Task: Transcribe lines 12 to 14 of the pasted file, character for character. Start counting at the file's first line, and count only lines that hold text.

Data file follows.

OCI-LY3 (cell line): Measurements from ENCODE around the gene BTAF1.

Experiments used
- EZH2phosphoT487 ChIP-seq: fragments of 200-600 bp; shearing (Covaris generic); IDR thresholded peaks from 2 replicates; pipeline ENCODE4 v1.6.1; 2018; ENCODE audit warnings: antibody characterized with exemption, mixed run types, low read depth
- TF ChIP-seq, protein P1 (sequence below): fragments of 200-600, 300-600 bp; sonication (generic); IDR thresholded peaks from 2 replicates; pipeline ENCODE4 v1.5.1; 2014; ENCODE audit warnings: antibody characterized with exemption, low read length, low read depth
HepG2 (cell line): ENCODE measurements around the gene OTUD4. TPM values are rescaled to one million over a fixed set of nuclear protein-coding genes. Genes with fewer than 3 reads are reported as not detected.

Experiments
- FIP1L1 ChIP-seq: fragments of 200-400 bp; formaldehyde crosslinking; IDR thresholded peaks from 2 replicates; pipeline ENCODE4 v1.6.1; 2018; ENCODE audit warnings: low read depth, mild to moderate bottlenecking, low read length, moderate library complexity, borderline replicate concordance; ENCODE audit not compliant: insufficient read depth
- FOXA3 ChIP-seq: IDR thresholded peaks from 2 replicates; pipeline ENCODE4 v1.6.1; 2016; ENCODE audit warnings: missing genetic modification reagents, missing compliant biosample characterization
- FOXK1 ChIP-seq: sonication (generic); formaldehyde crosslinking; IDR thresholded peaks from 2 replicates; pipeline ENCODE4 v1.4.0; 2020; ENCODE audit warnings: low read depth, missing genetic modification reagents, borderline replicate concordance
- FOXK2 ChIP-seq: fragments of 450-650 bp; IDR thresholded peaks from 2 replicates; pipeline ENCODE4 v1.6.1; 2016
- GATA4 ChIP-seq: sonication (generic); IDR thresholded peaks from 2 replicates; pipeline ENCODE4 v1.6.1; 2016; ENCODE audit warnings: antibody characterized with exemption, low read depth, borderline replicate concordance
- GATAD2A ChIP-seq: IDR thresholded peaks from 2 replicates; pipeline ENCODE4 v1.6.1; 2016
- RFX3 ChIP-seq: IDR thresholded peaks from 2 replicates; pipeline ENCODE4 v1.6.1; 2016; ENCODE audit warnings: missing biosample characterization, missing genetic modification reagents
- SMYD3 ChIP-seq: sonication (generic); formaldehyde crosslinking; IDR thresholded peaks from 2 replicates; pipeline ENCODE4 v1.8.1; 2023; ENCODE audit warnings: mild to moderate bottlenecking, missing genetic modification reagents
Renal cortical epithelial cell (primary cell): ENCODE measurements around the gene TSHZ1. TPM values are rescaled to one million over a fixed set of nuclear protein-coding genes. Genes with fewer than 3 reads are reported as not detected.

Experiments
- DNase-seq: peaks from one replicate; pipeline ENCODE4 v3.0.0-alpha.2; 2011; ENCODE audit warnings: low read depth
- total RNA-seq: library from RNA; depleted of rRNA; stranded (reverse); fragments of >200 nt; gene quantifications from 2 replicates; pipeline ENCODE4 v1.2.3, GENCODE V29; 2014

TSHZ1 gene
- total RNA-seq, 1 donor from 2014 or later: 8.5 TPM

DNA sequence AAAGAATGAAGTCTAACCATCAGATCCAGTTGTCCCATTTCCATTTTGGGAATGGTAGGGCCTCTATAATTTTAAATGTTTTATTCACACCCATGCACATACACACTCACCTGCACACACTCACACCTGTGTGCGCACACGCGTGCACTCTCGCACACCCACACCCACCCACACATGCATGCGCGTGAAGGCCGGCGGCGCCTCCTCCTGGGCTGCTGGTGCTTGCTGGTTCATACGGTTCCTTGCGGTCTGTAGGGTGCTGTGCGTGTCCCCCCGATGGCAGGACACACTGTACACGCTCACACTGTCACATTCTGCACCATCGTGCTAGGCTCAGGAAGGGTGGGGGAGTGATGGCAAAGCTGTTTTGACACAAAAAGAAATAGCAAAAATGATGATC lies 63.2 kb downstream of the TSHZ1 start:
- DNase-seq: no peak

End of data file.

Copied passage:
- GATAD2A ChIP-seq: IDR thresholded peaks from 2 replicates; pipeline ENCODE4 v1.6.1; 2016
- RFX3 ChIP-seq: IDR thresholded peaks from 2 replicates; pipeline ENCODE4 v1.6.1; 2016; ENCODE audit warnings: missing biosample characterization, missing genetic modification reagents
- SMYD3 ChIP-seq: sonication (generic); formaldehyde crosslinking; IDR thresholded peaks from 2 replicates; pipeline ENCODE4 v1.8.1; 2023; ENCODE audit warnings: mild to moderate bottlenecking, missing genetic modification reagents